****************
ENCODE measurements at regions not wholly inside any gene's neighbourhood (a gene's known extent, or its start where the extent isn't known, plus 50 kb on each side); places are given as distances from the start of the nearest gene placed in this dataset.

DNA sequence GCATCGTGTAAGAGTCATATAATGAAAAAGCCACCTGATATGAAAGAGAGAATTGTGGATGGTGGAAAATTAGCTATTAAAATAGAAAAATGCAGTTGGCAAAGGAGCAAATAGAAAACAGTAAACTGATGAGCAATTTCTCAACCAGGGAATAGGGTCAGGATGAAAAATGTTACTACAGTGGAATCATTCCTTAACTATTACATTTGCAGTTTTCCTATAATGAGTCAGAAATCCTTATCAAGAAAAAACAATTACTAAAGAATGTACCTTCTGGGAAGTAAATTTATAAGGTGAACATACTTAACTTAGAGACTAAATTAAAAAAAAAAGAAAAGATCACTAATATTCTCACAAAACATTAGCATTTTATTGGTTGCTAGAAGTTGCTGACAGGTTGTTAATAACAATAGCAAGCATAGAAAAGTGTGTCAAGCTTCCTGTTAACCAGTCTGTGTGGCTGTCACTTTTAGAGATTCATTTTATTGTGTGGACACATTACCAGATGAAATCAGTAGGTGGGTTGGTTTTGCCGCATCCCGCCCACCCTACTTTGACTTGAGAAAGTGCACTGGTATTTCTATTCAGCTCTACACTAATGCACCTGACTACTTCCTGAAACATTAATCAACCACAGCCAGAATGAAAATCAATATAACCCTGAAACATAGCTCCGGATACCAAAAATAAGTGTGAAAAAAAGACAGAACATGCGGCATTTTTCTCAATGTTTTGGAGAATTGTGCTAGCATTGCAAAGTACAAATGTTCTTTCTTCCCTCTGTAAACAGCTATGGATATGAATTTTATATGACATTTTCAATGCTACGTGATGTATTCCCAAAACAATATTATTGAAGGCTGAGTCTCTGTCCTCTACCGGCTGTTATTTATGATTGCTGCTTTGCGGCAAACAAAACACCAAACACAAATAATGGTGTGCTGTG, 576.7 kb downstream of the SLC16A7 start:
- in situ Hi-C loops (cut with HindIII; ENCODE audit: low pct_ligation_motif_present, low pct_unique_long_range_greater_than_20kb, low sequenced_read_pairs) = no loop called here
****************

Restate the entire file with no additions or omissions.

ENCODE measurements at regions not wholly inside any gene's neighbourhood (a gene's known extent, or its start where the extent isn't known, plus 50 kb on each side); places are given as distances from the start of the nearest gene placed in this dataset.

DNA sequence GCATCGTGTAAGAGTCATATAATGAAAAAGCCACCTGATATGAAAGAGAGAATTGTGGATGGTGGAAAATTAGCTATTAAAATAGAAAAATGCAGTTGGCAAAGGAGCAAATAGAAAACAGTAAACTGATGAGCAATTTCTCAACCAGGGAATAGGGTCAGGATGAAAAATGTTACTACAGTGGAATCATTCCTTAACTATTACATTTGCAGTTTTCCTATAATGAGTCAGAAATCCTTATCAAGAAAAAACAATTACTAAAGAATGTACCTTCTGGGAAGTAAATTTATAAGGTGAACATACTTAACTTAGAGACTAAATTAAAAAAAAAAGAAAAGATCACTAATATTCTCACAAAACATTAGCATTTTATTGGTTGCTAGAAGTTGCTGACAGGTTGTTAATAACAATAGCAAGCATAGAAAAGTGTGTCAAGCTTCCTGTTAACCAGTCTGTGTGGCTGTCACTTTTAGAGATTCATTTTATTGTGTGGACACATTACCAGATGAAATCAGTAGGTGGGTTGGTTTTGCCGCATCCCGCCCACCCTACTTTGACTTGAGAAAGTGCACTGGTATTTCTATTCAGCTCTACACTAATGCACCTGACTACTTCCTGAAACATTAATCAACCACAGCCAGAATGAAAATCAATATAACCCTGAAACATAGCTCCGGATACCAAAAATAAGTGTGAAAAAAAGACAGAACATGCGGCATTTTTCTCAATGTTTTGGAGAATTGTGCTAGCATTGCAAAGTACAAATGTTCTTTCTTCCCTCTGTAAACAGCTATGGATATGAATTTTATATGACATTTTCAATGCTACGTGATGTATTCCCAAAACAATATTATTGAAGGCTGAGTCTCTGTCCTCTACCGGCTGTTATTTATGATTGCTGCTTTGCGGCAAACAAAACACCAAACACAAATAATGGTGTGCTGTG, 576.7 kb downstream of the SLC16A7 start:
- in situ Hi-C loops (cut with HindIII; ENCODE audit: low pct_ligation_motif_present, low pct_unique_long_range_greater_than_20kb, low sequenced_read_pairs) = no loop called here